Boy Scout Khakis
A Story Each Day
It was loud, it was hot, it was crowded — but when you’re an eleven-year-old boy scout at a festival, surrounded by inflatables, carnival games, hot dog stands and balloon animals, you hardly notice those things.
The scoutmaster gathered everyone together at the start of the day and rambled on about the itinerary, the schedule, the activities and all sorts of other things that make eleven-year-old boy scouts lose attention and send their minds wandering. He ended with:
“And please be safe — we don’t want any accidents or health issues. Have a great day!”
And we were off. We ran outside into the hot parking lot, khaki uniforms and yellow scarves, badges and caps. We bounced in the jump house and slid down the inflatable slide (the kind that gets so hot in the sun that the plastic canvas burns you when you touch it). We played carnival games, throwing discs onto pegs and making slap shots with a hockey stick.
Finally, after I’d done almost all of the games, rides and attractions, I waded my way through the parking lot and got to the largest inflatable. For a bombastic eleven-year-old boy-scout ball of energy, it was a dream come true. I got in line.
The line was long. And slow. I waited thirty minutes and the line barely moved. I tried to shade my eyes from the sun, but my eyebrows and forehead creased into a painfully unfoldable scrunch. Dark splotches of sweat started to form on my uniform as I breathed in the hot asphalt air.
But I ignored everything else except for this inflatable ahead of me — The line watched as the kids who had waited an hour took their time and enjoyed bouncing, then climbed the bouncy wall with a rope and slid down on the scalding hot plastic canvas. It was an experienced not to be missed.
What could be more fun that this inflatable? I imagined the infallible joy I would feel when I finally climbed in the inflatable and felt the rush of adrenaline take me. I’d feel a rush of satisfaction — the satisfaction you get from finally getting something that you’d seen, and maybe even heard about, but never got to experience yourself.
I looked at the massive inflatable in front of me, and the air between us started to bend and make waves in the heat that emanated from the black asphalt.
I looked up.
And started to reel.
My head slowly sagged, but my vision started to sag even worse. I shut my eyes, and felt that for a moment my mind had drifted outside of time and that no time was passing — while at the same time, feeling that an inordinate amount of time had passed.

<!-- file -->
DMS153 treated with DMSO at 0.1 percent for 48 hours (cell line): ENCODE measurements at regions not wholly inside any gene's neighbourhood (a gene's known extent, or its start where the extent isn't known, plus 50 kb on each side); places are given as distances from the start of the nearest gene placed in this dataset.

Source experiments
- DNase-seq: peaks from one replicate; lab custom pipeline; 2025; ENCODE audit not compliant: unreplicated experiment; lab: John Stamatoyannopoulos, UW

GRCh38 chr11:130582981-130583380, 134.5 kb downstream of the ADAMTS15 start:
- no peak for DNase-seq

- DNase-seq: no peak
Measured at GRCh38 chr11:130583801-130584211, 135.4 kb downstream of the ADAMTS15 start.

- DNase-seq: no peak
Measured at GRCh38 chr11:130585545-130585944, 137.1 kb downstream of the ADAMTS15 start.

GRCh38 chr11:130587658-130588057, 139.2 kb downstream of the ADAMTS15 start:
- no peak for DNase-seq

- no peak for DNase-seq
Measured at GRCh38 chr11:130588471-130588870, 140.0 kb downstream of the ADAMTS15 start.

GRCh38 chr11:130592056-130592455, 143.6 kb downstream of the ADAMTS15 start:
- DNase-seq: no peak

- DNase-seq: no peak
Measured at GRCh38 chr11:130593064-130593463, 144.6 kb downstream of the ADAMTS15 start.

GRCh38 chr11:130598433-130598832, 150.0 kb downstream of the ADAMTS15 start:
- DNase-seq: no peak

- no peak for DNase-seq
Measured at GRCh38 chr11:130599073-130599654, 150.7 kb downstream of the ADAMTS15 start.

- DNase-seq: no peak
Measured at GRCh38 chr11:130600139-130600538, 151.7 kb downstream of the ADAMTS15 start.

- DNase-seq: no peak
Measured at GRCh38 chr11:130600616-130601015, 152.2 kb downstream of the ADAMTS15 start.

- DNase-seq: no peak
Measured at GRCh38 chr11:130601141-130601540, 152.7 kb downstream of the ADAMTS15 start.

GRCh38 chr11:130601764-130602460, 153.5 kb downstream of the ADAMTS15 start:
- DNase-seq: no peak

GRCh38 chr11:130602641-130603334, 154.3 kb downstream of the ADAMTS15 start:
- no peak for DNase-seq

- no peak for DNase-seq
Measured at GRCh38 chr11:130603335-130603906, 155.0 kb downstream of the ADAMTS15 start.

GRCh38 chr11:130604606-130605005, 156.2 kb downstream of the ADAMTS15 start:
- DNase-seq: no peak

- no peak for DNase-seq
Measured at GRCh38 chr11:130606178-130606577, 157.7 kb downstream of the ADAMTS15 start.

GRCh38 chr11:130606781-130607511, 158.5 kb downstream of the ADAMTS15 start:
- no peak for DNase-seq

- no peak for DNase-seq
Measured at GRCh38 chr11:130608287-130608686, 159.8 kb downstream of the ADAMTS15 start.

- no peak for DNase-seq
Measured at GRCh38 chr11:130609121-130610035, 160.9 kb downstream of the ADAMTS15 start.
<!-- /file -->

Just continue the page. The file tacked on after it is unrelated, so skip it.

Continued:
Everything slowed and sped up, simultaneously.
I looked down at the cracked asphalt and fell.
I remember waking up, a crowd a people looking down at me in a circle. A woman rushed to her knees beside me. I remember thinking ‘I’m fine, relax,’ but I said nothing.
“Are you okay, sweetie?”
“Somebody, get a doctor!”
The crowd shifted and weaved closer. The woman propped my head up and yelled to get some water.
Suddenly, my dad appeared. In a swift, solid motion — confident, like the physician he was, my dad knelt down beside me, scooped me off of the scalding pavement, and carried me to the building. Members of the crowd nervously followed.
“Is he okay?”
“Bring some water!”
“What’s going on?”
“Somebody, call Dr. Johnson,” a chubby man said.
I was drifting in and out of awareness — my tongue was dry, my forehead was soaked in sweat, my stomach felt like a pot of boiling water, but I remember one thing. My father turned to the chubby man and said with a quick determination and confidence:
“I am him.”
He carried me through the crowd, running into the building. He found an AC vent and laid me down on the ground next to it. He called for someone to bring over a fan and some water, and he unbuttoned my wet, sweat-soaked khaki uniform. He took a rag drenched in ice-cold water and laid it over my forehead. He took a cube of ice and put it in my mouth.
At this point, I’d cooled to a normal temperature and felt nothing more than a slight headache. I remember thinking ‘Alright, alright, I’m okay,” but my mind was stuck cycling through the words my dad had just said to a crowd of people.
“I am him.”
To my eleven-year-old boy-scout mind, these words sounded like something from a movie trailer for a film that I might desperately want to see. I cooled off quickly, and recovered quickly, but the event had closed and people were starting to leave. The inflatable crew rolled up the jump house inflatable like a jelly donut and stuck it into the truck.
Only a few things could be more fulfilling than a giant inflatable. I imagined the infallible joy I would feel when I finally climbed in the inflatable and felt the rush of adrenaline take me, but it remained an imagination.
I’d never seen my father do something like that — I fully expected that he always would take care of me, and I know he had in the past, but this was different. I got a rush of care and protection that was showered down on me like I’d never felt before.
I laid on the linoleum flooring of a kitchen, my dad looking at me, holding the ice-cold rag, and felt a rush of satisfaction — the satisfaction you get from finally getting something that you’d seen, and maybe even heard about, but never got to experience yourself. My dad’s care was real to me in ways that it never had been before.
But I’d still like to jump in that inflatable.